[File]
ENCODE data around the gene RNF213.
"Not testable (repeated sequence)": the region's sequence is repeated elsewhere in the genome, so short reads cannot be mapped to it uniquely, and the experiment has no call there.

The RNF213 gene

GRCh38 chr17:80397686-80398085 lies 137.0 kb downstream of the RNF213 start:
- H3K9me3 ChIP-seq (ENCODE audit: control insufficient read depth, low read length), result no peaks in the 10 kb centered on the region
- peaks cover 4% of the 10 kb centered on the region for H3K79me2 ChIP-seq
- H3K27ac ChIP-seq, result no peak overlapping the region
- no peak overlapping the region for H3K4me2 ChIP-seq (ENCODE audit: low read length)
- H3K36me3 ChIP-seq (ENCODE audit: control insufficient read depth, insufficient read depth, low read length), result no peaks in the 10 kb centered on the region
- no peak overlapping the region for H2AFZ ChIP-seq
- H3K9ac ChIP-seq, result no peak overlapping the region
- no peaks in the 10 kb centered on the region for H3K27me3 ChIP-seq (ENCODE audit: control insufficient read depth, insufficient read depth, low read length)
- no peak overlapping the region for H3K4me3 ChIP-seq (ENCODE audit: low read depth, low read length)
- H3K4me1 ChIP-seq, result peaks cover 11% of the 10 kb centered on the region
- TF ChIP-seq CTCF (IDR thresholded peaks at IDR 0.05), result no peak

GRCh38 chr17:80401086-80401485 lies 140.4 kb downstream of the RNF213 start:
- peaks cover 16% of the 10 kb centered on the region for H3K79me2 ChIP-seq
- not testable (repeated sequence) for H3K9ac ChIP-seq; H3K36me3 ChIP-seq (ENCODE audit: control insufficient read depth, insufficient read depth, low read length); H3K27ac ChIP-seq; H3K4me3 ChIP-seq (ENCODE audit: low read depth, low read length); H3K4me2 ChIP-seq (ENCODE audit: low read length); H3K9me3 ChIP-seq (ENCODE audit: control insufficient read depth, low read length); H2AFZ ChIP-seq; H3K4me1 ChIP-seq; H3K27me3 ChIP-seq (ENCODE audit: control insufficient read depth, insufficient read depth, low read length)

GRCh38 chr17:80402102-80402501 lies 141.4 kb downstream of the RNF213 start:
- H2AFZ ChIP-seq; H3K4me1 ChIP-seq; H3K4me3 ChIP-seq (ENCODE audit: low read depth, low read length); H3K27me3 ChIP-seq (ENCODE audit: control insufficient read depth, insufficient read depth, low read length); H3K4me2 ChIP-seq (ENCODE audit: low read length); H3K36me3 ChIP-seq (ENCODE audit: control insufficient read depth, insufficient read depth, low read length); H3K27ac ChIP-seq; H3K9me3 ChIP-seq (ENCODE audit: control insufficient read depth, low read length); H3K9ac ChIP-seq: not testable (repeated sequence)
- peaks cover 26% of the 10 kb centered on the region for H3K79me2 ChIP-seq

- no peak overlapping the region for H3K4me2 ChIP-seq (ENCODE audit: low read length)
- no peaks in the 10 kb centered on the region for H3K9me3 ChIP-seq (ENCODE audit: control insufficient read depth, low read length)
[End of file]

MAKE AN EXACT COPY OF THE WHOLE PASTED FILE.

ENCODE data around the gene RNF213.
"Not testable (repeated sequence)": the region's sequence is repeated elsewhere in the genome, so short reads cannot be mapped to it uniquely, and the experiment has no call there.

The RNF213 gene

GRCh38 chr17:80397686-80398085 lies 137.0 kb downstream of the RNF213 start:
- H3K9me3 ChIP-seq (ENCODE audit: control insufficient read depth, low read length), result no peaks in the 10 kb centered on the region
- peaks cover 4% of the 10 kb centered on the region for H3K79me2 ChIP-seq
- H3K27ac ChIP-seq, result no peak overlapping the region
- no peak overlapping the region for H3K4me2 ChIP-seq (ENCODE audit: low read length)
- H3K36me3 ChIP-seq (ENCODE audit: control insufficient read depth, insufficient read depth, low read length), result no peaks in the 10 kb centered on the region
- no peak overlapping the region for H2AFZ ChIP-seq
- H3K9ac ChIP-seq, result no peak overlapping the region
- no peaks in the 10 kb centered on the region for H3K27me3 ChIP-seq (ENCODE audit: control insufficient read depth, insufficient read depth, low read length)
- no peak overlapping the region for H3K4me3 ChIP-seq (ENCODE audit: low read depth, low read length)
- H3K4me1 ChIP-seq, result peaks cover 11% of the 10 kb centered on the region
- TF ChIP-seq CTCF (IDR thresholded peaks at IDR 0.05), result no peak

GRCh38 chr17:80401086-80401485 lies 140.4 kb downstream of the RNF213 start:
- peaks cover 16% of the 10 kb centered on the region for H3K79me2 ChIP-seq
- not testable (repeated sequence) for H3K9ac ChIP-seq; H3K36me3 ChIP-seq (ENCODE audit: control insufficient read depth, insufficient read depth, low read length); H3K27ac ChIP-seq; H3K4me3 ChIP-seq (ENCODE audit: low read depth, low read length); H3K4me2 ChIP-seq (ENCODE audit: low read length); H3K9me3 ChIP-seq (ENCODE audit: control insufficient read depth, low read length); H2AFZ ChIP-seq; H3K4me1 ChIP-seq; H3K27me3 ChIP-seq (ENCODE audit: control insufficient read depth, insufficient read depth, low read length)

GRCh38 chr17:80402102-80402501 lies 141.4 kb downstream of the RNF213 start:
- H2AFZ ChIP-seq; H3K4me1 ChIP-seq; H3K4me3 ChIP-seq (ENCODE audit: low read depth, low read length); H3K27me3 ChIP-seq (ENCODE audit: control insufficient read depth, insufficient read depth, low read length); H3K4me2 ChIP-seq (ENCODE audit: low read length); H3K36me3 ChIP-seq (ENCODE audit: control insufficient read depth, insufficient read depth, low read length); H3K27ac ChIP-seq; H3K9me3 ChIP-seq (ENCODE audit: control insufficient read depth, low read length); H3K9ac ChIP-seq: not testable (repeated sequence)
- peaks cover 26% of the 10 kb centered on the region for H3K79me2 ChIP-seq

- no peak overlapping the region for H3K4me2 ChIP-seq (ENCODE audit: low read length)
- no peaks in the 10 kb centered on the region for H3K9me3 ChIP-seq (ENCODE audit: control insufficient read depth, low read length)